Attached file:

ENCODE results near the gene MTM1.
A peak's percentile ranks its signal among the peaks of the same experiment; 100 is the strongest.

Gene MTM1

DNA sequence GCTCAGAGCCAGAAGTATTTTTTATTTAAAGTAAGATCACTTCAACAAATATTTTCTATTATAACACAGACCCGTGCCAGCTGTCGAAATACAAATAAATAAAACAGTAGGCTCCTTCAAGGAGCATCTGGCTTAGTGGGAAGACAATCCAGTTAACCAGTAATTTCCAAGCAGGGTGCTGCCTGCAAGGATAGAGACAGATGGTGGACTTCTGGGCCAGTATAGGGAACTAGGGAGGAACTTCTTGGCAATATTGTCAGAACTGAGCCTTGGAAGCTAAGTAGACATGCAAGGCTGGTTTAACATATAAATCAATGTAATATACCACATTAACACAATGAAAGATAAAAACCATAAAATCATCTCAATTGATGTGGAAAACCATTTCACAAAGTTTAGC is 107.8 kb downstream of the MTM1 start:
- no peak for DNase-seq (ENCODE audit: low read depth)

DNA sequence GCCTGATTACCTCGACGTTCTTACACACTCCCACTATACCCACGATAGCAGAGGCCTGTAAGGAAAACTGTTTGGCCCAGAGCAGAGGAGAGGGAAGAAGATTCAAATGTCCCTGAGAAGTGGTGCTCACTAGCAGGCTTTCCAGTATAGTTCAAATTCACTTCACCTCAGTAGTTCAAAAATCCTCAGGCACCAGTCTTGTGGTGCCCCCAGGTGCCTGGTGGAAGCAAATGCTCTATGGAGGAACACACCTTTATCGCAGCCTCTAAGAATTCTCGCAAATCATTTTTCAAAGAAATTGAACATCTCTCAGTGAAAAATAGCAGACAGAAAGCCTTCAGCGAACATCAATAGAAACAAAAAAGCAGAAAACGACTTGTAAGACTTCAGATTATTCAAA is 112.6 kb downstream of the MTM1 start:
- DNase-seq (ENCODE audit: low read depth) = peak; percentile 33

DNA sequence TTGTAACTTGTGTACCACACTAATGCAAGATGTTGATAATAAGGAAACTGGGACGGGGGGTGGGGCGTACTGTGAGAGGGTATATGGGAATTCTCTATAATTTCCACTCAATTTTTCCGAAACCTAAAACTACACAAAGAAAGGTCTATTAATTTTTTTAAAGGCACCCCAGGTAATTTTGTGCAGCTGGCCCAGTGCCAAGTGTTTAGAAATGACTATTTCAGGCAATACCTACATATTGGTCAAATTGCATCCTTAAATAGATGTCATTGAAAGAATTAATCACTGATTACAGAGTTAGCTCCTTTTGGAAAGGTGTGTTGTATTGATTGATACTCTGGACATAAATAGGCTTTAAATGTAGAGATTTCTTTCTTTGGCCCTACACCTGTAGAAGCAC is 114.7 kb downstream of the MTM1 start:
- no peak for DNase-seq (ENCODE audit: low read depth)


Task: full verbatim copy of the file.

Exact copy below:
ENCODE results near the gene MTM1.
A peak's percentile ranks its signal among the peaks of the same experiment; 100 is the strongest.

Gene MTM1

DNA sequence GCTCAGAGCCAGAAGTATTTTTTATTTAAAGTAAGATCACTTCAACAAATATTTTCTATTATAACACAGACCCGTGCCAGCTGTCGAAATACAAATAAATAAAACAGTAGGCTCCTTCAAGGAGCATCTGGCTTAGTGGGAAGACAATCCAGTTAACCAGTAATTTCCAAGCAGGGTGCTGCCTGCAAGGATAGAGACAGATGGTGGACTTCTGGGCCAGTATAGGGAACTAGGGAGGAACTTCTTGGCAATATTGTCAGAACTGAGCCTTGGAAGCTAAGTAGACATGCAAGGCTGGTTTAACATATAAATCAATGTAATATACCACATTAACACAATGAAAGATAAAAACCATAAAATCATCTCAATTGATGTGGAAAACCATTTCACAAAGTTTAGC is 107.8 kb downstream of the MTM1 start:
- no peak for DNase-seq (ENCODE audit: low read depth)

DNA sequence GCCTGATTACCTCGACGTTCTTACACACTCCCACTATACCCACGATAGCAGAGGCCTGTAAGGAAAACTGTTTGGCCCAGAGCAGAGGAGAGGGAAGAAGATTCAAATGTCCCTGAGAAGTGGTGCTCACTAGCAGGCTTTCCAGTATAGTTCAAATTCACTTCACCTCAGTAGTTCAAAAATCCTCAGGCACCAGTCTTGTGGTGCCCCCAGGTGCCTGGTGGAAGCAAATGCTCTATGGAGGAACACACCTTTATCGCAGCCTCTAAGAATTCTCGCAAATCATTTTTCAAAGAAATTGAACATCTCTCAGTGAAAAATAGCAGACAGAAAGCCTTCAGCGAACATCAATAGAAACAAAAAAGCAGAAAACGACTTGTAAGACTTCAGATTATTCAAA is 112.6 kb downstream of the MTM1 start:
- DNase-seq (ENCODE audit: low read depth) = peak; percentile 33

DNA sequence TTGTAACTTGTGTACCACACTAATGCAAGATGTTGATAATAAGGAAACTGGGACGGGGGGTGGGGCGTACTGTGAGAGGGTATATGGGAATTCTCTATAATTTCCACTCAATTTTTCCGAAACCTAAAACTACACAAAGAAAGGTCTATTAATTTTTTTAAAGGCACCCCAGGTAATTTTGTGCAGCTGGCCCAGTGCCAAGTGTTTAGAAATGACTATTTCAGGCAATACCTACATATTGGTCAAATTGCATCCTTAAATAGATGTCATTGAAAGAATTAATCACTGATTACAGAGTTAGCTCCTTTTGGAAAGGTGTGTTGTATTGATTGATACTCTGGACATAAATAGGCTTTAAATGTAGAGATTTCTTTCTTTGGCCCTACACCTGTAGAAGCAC is 114.7 kb downstream of the MTM1 start:
- no peak for DNase-seq (ENCODE audit: low read depth)